Thursday, July 16, 2009

The Eighth Commandment

Let’s examine ourselves this morning in light of the eighth commandment, which is, “You shall not steal” (Ex. 20:16).

The commandment forbids us to appropriate for ourselves what rightfully belongs to someone else.

While the commandment perhaps conjures up images of a masked gunman robbing someone at gunpoint, or a burglar dressed in black breaking and entering into someone’s home by night and making off with his treasures, we should understand that there are many, many other ways in which the commandment can be broken. None of us, I suppose, are too likely to break the commandment in either of these two ways.

But what about in other ways? What about honesty in the work place? Do you pilfer items from your employer? We’re told that hundreds of millions of dollars are lost by companies each year because employees steal from their employers, and not just in the obvious way of embezzling funds; but in taking little things, in small amounts, for personal use: postage stamps and envelopes, and other office supplies; tools; etc.

Is that you?

We’re told that hundreds of millions of dollars are also lost because of employees being idle when they are supposed to be working: slacking off when the boss isn’t around; taking longer and more frequent breaks than what is allowed; not working with sufficient diligence and care so as to avoid quality control issues.

Do any of these things hit home with you?

It is not only employees, however, whose dishonesty in the workplace can violate the eighth commandment. Employers also can break it by failing to pay their employees what they have agreed to pay them, or by failing to pay them on time.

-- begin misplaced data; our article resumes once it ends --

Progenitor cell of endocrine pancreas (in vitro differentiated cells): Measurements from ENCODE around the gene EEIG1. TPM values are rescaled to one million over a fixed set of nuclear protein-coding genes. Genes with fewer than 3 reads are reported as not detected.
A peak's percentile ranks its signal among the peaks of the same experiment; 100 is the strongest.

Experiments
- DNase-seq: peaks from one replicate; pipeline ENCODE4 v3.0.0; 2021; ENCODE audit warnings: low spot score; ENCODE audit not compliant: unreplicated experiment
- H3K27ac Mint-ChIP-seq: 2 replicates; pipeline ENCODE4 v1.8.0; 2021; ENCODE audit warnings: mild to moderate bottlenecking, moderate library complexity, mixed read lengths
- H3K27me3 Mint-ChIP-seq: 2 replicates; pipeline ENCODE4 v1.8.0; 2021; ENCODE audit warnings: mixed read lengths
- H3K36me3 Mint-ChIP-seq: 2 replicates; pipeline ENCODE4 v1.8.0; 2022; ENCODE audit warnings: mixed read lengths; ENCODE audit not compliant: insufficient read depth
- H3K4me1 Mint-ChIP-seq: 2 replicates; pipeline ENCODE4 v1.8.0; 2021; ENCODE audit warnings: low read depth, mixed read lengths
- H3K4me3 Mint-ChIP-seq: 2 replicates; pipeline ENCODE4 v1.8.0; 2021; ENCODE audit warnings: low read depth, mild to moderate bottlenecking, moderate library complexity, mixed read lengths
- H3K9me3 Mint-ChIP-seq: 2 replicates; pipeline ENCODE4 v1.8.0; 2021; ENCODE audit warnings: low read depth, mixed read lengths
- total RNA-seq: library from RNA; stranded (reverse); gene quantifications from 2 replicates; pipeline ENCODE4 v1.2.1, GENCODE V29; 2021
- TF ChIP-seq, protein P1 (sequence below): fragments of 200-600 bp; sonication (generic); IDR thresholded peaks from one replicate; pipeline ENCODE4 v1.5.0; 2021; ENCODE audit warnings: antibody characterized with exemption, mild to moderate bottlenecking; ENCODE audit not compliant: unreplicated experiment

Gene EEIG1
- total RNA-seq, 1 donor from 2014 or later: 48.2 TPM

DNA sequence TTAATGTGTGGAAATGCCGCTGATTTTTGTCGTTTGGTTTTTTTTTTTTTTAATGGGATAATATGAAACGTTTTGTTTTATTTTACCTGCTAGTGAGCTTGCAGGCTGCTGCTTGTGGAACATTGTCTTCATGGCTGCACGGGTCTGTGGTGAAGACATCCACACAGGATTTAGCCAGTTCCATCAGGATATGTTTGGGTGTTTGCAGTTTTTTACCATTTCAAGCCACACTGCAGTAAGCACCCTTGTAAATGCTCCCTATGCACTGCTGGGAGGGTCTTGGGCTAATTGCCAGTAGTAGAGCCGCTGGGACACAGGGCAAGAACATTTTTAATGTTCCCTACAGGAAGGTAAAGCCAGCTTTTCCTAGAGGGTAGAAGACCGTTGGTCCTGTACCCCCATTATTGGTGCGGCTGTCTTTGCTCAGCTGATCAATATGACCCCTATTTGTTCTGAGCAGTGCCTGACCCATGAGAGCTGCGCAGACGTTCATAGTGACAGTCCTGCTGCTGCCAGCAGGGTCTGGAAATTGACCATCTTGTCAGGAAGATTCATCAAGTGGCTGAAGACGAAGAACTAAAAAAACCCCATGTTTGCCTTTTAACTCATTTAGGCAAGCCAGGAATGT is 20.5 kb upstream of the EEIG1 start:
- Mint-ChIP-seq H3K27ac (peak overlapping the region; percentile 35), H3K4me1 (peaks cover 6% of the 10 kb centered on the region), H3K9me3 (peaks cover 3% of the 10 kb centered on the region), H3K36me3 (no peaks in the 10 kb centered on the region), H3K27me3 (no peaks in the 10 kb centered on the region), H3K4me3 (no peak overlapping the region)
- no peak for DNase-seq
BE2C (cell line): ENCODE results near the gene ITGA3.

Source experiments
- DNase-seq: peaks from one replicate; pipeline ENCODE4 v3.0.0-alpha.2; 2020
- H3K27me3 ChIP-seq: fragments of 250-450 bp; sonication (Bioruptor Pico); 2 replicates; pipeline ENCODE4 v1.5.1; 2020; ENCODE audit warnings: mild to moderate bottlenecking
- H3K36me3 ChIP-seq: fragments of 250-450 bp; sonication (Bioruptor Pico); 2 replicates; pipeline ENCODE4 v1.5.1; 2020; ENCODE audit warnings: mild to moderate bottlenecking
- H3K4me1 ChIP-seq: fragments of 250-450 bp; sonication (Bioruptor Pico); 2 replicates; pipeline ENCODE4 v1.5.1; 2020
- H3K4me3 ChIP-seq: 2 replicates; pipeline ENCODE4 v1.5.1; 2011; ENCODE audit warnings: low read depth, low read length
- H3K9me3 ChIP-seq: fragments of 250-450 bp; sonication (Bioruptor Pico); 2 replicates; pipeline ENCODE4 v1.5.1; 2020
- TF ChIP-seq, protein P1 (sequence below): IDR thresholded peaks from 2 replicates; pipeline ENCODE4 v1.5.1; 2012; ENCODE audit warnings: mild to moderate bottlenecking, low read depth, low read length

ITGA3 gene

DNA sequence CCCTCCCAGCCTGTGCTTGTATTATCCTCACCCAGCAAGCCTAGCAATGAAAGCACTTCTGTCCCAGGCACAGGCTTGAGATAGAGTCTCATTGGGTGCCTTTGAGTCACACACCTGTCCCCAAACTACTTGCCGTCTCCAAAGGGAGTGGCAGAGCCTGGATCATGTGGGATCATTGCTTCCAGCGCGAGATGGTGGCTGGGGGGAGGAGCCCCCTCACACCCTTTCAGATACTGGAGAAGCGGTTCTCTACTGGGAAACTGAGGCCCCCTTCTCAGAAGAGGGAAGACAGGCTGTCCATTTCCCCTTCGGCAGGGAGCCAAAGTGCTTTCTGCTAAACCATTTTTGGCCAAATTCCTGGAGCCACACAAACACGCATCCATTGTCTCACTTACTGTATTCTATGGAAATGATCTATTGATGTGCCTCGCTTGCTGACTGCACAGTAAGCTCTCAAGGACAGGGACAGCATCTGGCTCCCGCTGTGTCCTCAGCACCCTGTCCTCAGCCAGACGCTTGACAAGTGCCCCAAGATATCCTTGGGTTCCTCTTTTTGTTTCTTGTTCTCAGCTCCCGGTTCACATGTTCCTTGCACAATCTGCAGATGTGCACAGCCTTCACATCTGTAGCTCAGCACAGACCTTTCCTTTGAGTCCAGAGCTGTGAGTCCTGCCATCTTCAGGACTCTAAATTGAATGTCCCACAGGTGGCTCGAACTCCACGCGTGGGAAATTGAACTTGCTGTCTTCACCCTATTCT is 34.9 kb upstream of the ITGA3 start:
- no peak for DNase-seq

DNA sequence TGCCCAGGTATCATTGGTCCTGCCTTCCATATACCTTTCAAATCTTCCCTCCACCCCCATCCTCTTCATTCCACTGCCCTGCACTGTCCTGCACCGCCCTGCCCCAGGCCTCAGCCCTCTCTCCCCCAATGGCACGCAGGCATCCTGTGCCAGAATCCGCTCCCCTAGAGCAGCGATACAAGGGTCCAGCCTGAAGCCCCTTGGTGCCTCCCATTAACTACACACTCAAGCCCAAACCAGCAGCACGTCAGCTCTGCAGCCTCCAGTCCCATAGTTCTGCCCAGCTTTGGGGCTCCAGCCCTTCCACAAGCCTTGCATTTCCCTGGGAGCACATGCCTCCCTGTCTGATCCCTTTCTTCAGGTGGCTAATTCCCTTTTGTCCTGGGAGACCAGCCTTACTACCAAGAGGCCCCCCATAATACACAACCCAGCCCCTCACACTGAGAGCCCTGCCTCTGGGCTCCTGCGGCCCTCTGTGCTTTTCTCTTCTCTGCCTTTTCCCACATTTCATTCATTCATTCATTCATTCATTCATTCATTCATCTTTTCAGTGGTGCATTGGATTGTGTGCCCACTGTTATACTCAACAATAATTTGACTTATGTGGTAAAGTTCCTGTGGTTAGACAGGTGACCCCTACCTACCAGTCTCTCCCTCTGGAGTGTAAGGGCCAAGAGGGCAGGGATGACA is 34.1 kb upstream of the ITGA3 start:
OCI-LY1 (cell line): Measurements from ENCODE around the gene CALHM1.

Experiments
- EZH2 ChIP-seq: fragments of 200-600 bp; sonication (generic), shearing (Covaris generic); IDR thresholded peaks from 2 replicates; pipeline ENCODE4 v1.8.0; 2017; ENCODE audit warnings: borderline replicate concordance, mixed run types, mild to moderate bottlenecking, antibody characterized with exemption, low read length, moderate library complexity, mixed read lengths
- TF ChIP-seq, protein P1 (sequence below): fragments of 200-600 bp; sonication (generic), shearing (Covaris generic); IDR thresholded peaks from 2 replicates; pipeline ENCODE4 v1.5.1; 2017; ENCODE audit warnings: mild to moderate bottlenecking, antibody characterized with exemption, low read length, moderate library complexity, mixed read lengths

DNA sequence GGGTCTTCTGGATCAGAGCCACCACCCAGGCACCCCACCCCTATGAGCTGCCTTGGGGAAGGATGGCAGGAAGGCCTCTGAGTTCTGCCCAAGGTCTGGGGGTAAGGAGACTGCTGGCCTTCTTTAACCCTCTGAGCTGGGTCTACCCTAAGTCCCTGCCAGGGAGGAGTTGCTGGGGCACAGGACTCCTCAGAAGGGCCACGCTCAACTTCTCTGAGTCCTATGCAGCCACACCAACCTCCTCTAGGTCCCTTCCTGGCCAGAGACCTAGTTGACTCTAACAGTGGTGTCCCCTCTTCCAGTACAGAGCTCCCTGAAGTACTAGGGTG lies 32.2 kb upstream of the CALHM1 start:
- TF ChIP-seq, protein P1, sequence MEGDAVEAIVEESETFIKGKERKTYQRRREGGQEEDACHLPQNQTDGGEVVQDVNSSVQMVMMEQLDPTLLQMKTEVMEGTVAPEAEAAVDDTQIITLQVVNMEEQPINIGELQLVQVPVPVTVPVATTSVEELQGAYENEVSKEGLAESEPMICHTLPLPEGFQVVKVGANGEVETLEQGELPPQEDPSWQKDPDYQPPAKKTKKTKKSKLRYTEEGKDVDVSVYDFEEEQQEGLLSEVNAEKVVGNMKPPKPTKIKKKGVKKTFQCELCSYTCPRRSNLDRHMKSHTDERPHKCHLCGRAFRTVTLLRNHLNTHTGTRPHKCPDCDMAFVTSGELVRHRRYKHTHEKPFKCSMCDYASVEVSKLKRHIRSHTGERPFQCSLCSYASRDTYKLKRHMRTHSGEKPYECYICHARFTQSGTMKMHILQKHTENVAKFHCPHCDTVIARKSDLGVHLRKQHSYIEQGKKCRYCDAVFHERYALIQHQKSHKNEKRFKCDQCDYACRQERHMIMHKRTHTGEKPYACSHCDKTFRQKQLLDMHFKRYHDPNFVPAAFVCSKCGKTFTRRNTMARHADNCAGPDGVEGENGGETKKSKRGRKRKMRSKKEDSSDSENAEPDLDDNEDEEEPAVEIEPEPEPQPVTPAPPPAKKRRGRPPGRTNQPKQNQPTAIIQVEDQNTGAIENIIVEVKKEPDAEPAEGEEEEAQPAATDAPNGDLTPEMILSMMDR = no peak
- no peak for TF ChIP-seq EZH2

Another form of stealing takes place when we borrow an item and never return it, even if the failure to return it is simply due to negligence or forgetfulness, rather than due to a plot to steal it—because the result is the same, we have deprived some the use of what rightfully belongs to him.

A word or two should be mentioned here also about state-sponsored theft. The eighth commandment presupposes that people have a right to the exclusive use of their possessions, which of course, illegitimates all forms of fascism, socialism, and communism as economic systems. It is not by accident that it has only been after we have departed from a biblical basis for a just society that we have even entertained the notions of a welfare sate, of government intervention in the market place, and of the re-distribution of wealth.

I must tell you that if we vote for candidates because they promise to tax others so that we might benefit personally—that is in order that the money that is in other people’s pockets might find its way into ours by some government program, then we are guilty of participating in government sponsored theft.

In short, any appropriation of someone else’s money or property by stealth, fraud, coercion, or force, is forbidden by the eighth commandment.

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